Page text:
Photo by Steve Fareham / CC BY 2.0


Fort William, PH33 6SG Parking Facilities

Accessibility: Path in good condition, yet not totally disabled-friendly

Recommended Visit Duration: 1h to 1h30

These impressive falls drop several hundred feet into the River Righ and there’s a 30-minute circular walk you can take from the car park to see the waterfalls from the best angles. It’s a beautiful place to visit any time of year, but truly comes alive with colour during autumn.

13h30 | Ben Nevis Inn

Photo by N Chadwick / CC BY 2.0


Achintee Rd, Fort William PH33 6TE 01397 701227

Accessibility: Disabled access to both restaurant & accommodation

Recommended Visit Duration: 1h to 1h30

Tuck into some hearty pub grub at this 200-year-old inn at the foot of Ben Nevis. It’s a popular spot with locals and tourists alike and the menu boasts some traditional Scottish favourites like haggis or Cullen skink. There are also some good vegetarian options available.

14h30 | Old Fort

Photo by Nathanael / CC BY 2.0


Fort William, PH33 6EN Open 24 hours

Accessibility: Mostly flat terrain, thus being disabled-friendly

Recommended Visit Duration: 30 minutes to 1 hour

Only a stone’s throw from the main road that runs alongside Loch Linnhe lies the ruins of an old stone fort that gave nearby Fort William its name. As well as being at the centre of the Glencoe Massacre, the fort also came under attack from Jacobite forces in 1746. Today the ruins are a fascinating place to explore Scotland’s colourful history.

15h00 | Old Inverlochy Castle

Photo by JThomas / CC BY 2.0


Fort William, PH33 6TF Open 24 hours

Accessibility: Mostly flat terrain but path might be uneven

Recommended Visit Duration: 45 minutes to 1h30

Delve even deeper into the area’s rich history, with a trip to 13th Century Old Inverlochy Castle on the banks of the River Lochy. The first and second battles of Inverlochy were fought here, and today you can imagine the clansmen fleeing the battle on their boats along the river, here the ruins are an intriguing place to explore.

15h30 | Ben Nevis Distillery

Photo by C Michael Hogan / CC BY 2.0


Lochy Bridge, Fort William PH33 6TJ 01397 702476

Accessibility: Tours can be made accessible if booked in advance

Recommended Visit Duration: 1h to 1h30

Discover the secrets of whisky making in Scotland as you explore one of the country’s oldest distilleries, which dates back to 1825. Named after and inspired by the mountain which it sits next to, the distillery is even home to its very own giant, Hector. Don’t say we didn’t warn you…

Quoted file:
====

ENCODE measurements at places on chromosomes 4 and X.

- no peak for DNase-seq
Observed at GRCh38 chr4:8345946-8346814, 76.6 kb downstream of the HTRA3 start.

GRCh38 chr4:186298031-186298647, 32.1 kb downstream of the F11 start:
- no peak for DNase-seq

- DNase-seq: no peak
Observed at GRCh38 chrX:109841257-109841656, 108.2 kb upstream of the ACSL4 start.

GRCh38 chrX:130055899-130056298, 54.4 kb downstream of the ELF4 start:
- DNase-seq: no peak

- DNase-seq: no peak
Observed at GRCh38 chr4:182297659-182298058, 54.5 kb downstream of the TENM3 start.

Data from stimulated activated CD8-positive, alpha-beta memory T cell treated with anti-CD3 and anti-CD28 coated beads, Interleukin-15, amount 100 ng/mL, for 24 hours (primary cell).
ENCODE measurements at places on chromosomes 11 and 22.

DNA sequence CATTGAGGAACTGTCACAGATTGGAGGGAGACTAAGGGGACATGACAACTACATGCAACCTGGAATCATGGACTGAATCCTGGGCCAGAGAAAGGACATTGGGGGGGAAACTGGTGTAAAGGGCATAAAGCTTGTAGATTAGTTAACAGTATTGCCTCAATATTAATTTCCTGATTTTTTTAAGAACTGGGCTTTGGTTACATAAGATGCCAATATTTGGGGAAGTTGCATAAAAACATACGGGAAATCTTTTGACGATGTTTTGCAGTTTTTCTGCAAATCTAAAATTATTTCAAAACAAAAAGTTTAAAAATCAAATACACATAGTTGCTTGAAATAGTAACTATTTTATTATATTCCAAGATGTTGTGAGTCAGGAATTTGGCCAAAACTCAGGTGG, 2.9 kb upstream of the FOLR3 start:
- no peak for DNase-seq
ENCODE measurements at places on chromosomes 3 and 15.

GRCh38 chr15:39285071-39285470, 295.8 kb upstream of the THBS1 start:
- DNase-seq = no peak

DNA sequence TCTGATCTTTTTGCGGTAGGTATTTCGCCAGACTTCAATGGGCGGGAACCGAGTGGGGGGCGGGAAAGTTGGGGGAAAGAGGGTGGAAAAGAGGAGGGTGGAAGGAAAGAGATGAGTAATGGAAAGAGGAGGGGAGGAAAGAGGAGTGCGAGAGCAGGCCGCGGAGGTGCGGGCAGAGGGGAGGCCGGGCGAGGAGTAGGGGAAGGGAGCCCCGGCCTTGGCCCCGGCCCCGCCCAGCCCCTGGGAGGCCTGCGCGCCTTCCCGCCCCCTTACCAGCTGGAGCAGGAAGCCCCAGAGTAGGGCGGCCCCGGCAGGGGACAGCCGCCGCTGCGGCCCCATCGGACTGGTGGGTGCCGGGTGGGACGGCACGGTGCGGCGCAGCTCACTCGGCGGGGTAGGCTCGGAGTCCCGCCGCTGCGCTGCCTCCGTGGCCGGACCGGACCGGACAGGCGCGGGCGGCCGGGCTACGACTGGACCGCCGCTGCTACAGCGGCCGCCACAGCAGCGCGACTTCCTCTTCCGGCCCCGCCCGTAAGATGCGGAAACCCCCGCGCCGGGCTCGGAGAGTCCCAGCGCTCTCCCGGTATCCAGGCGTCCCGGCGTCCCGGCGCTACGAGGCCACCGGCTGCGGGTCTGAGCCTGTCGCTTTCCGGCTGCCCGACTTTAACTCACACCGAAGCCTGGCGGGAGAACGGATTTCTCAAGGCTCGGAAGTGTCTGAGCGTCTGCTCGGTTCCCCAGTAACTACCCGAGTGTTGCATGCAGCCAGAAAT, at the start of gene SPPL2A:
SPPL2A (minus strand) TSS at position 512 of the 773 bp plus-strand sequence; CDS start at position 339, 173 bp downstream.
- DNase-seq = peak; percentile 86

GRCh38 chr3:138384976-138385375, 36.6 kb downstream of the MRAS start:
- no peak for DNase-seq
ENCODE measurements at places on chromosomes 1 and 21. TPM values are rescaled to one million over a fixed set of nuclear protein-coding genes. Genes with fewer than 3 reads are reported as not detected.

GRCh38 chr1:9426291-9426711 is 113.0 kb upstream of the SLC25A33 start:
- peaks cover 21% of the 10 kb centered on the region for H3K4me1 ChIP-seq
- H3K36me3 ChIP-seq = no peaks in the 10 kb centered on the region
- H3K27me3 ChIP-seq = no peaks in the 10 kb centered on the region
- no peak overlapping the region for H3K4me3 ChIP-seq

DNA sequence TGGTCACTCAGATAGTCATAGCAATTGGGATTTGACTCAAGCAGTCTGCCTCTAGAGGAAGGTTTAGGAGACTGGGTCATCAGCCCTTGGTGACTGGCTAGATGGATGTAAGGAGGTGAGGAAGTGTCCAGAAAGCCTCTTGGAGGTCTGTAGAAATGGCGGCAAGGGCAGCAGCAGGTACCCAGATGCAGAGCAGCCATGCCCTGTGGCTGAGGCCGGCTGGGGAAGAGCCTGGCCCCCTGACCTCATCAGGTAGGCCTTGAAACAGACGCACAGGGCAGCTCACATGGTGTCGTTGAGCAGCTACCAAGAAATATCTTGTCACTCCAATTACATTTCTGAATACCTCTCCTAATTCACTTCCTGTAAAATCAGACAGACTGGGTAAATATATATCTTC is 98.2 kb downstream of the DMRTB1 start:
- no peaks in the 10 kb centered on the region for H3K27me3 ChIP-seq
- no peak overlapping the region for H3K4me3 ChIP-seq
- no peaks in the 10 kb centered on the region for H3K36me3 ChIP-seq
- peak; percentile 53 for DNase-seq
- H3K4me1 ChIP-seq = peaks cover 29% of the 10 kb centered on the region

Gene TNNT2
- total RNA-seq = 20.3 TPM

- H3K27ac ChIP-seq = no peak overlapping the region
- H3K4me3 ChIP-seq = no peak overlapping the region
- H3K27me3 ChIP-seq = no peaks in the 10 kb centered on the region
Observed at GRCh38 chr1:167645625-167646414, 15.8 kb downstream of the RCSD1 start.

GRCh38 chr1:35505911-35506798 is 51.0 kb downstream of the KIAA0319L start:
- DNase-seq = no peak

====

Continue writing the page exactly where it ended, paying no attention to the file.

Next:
OR 15h30 | Treasures of the Earth Museum

Photo by Clive Perrin / CC BY 2.0


Corpach, Fort William PH33 7JL 01397 772283

Accessibility: Shop & museum accessible, no access to upper deck

Recommended Visit Duration: 1h to 1h30

You could lose yourself for hours in this unusual collection of natural treasures, which features caves, caverns and mining scenes. Learn about the Scottish gold rush or how fossils are formed, and touch the unique contours of towering geodes. One of the highlights of your visit is certainly going to be visiting the magical UV cave, and the whole experience is extremely child-friendly.

OR 15h30 | West Highland Museum

Photo by Chris Heaton / CC BY 2.0


Cameron Square, Fort William PH33 6AJ 01397 702169

Accessibility: Disabled-friendly (upper floor access through stairlift)

Recommended Visit Duration: 1h to 1h30

Continue your Scottish adventure into the centre of the historic town of Fort William where you’ll find the West Highland Museum. A treasure trove of Jacobite memorabilia, archaeological relics, military objects and Victoriana curios – the extensive collection offers a fascinating glimpse into the lives and times of the West Highlands. Admission to the museum is free and there are a range of events on throughout the year.

17h45 | Neptune’s Staircase

Photo by Erik Piek / CC BY 2.0


Banavie, Fort William PH33 7NG Caledonian Canal

Accessibility: Path is disabled-friendly but can be a steep climb

Recommended Visit Duration: 20m to 30m

Visit the longest staircase lock in Britain, built by Thomas Telford between 1803 and 1822. The staircase on the Caledonian Canal comprises eight locks and was originally powered by hand – although today it is powered by hydraulics. The lock can lift boats by 20m and it takes around 90 minutes for a boat to get all the way through.

18h30 | Inverlochy Castle Hotel

Photo by Johnny Durnan / CC BY 2.0



Torlundy, Fort William PH33 6SN 01397 702177

Accessibility: Due to nature of building, no disabled toilets/rooms

Last, but certainly not least, your final stop on the itinerary is the resplendent 19th century Inverlochy Castle. Indulge in dinner with Albert and Michel Roux Jr at the helm and share a culinary experience you’ll never forget. Choose from three elaborately decorated dining rooms and a menu featuring some of the best British cuisine with French influences. Later, relax in one of the luxurious bedrooms and enjoy views across rolling mountains and glens while reminiscing about your fabulous Glencoe adventure.

Visit this page for more information about visiting Glencoe.

Brought to you by Highland Titles

Highland Titles’ mission is to conserve Scotland, one square foot at a time™. We are building a thriving network of landowners through selling small plots of land in the Scottish Highlands to fund the creation, improvement and management of nature reserves. By supporting our unique conservation projects, our landowners become Lords, Ladies and Lairds* of the Glen. You too can become a Lord, Lady or Laird* – buy a souvenir plot and support our conservation efforts!

What you should do next...

  1. Browse our plots to claim your title of Lord or Lady of the Glen
  2. Discover the masjetic Kilnaish Estate
  3. View our fun gifts and accessories, inspired by the Scottish Highlands